Camp Grayling Brings Troops Into Crawford County for ‘Arctic Eagle’

"We like troops coming to town. It’s really good for business. It’s good for our town."

More than 1,000 soldiers are headed back to Northern Michigan’s National Guard training grounds.

It’s the beginning of Operation Arctic Eagle.

It brings agencies together at the Camp Grayling Joint Maneuver Training Center to practice responding to natural disasters.

The community around the base gets a boost too.

Today was Operation Arctic Eagle’s first day at Camp Grayling in Crawford County.

The two-week operation will also include exercises in Rogers City and Alpena.

9&10’s Cody Boyer and photojournalist Jacob Johnson checked in with the base and has more details on both the operation and the community impact in the area.


The barracks at Camp Grayling are filling up as approximately 1,100 troops arrive for training.

The training also brings a boost to the Grayling community.

"The National Guard is the first team, in terms of response if anything goes wrong, floods, you name it," says Col. Thomas Perison, Deputy Installations Commander for Michigan and exercise director for Arctic Eagle.

…A hefty responsibility for the National Guard that follows the old saying: practice makes perfect.

"This is based upon what do we do if something happens both of either an accident or a national disaster, man-made disaster operating in a cold weather environment," Col. Perison says. "How do you respond to that?"

Teams from the Marines, Coast Guard, danish army and Grayling Munson will spend two weeks training in the event of possible disasters.

"Arctic Eagle started last year," Col. Perison says. "We executed it the first time and it was the culmination of about four years of planning between Michigan and the National Guard bureau in Virginia by the Pentagon. Operationalizing the President’s national strategy for the Arctic, which was published in 2011 as well as partnering with both the local community, state responders and authorities."

Soldiers and personnel from West Virginia, Colorado, Ohio, Massachusetts, Illinois, Indiana and the Pentagon will be present for a majority of the exercises.

The Danish Army will also bring international representation.

They started arriving today.

"Michigan is a great, in Grayling, in particular, location because we’re cold, shockingly, a lot and we don’t have to travel all the way to Alaska to get at those problem sets," Col. Perison says. "We have Grayling City Emergency Services, as well as Grayling Munson Hospital, Northern Command out of Colorado. We are going to work with their 911 emergency services system here in the city and the county. We have to exercise all those systems and how does everybody work together."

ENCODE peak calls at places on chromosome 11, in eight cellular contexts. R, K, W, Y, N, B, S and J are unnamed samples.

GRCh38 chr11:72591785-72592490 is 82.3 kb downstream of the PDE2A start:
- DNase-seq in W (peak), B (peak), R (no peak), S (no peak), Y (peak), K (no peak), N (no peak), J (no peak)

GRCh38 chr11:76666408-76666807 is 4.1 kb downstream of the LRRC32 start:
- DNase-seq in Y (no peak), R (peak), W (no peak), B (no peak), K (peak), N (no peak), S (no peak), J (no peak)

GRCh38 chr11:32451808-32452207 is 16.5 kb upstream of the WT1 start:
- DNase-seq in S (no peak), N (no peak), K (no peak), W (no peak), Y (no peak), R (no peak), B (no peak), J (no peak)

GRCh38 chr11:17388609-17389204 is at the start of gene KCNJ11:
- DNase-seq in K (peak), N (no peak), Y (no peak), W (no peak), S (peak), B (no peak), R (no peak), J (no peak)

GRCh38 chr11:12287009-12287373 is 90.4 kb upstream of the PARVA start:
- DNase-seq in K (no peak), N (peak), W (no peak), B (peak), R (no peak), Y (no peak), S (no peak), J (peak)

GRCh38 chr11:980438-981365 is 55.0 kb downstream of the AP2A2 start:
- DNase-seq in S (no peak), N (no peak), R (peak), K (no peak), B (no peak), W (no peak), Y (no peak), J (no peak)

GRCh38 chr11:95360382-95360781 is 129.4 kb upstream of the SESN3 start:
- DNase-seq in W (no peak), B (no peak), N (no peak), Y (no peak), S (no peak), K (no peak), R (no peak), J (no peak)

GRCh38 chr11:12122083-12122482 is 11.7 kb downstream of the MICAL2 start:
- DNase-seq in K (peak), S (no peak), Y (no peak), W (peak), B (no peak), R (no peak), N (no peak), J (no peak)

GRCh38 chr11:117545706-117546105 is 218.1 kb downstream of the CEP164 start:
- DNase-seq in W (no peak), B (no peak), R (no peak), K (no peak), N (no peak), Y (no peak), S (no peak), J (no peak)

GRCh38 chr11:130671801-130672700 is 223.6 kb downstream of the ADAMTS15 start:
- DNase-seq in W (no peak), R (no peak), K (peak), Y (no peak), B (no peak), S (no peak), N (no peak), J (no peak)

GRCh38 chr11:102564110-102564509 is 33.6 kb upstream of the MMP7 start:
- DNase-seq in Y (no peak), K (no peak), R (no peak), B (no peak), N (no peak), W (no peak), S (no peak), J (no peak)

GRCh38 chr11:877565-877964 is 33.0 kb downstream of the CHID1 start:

Those in Grayling might hear a few bangs and booms, but Col. Perison says this operation is focused more on response strategies to disasters than combat.

"This is not so much based on a lot of things falling from the sky or loud explosions, although you are always going to hear a little bit of that," Col. Perison says. "If you don’t work together when the real thing happens, you don’t want to do it the first time, so this is good practice for everyone."

"We are glad to always work with the community," Col. Perison says. "We try to be a good neighbor that way and let everybody know what is going on."

"We love to have the troops here and to have the activities out at Camp Grayling," says Traci Cook, executive director of the Grayling Area Chamber of Commerce.

For Traci Cook, the sight of soldiers is a good one.

"Ii know sometimes they just can’t get off of base, but the community welcomes them and we want them to know that they are welcome here, their families are welcome here," Cook says. "They’ve been really great about letting the community know ahead of time that this is happening. That’s the biggest thing is that people are aware that it’s going to be happening."

Cook says the community is mostly accustomed to both the sounds of training and seeing uniforms and military vehicles around their area.

"The influx is great to see them come in in their uniforms," Cook says. "People like to see that and know that we are safe."

"They come in. We feed them," says Brenda Grandmaison, general manager of Bear’s Pizzeria in downtown Grayling. "We go out to the base and deliver them pizzas."

Businesses like Bear’s Pizzeria welcome troops and the patriotism that comes with them.

"A lot of times, the people in the restaurants will buy their dinners," Grandmaison says. "That’s what the people here can do for them. It’s great. It’s great. It gets to your heart."

A Camp Grayling release states:

"At the Rogers City and Cheboygan ports, Soldiers from Indiana and Massachusetts will practice loading vehicles and equipment onto barges for sea movement during the April 4-5 time-frame.

In Mackinaw City, the exercise takes place on April 5 and primarily focuses on Coast Guard operations.

In Grayling at the Munson Hospital, the exercise will consist of Soldiers from the Indiana Army National Guard, U.S. Marine Corps, and local authorities. The casualty treatment/decontamination operations will take place on April 5-6. At the Grayling Army Airfield, units will conduct quick reaction drills responding to local disaster needs.

At Camp Grayling, on April 6-12, the exercise will take place at the newly constructed Combined Arms Collective Training Facility. Soldiers from the Danish Home Guard as well as Marines, will secure the infrastructure on the CACTF as if they were securing a real community from threats."

Arctic Eagle is set to go until April 14th.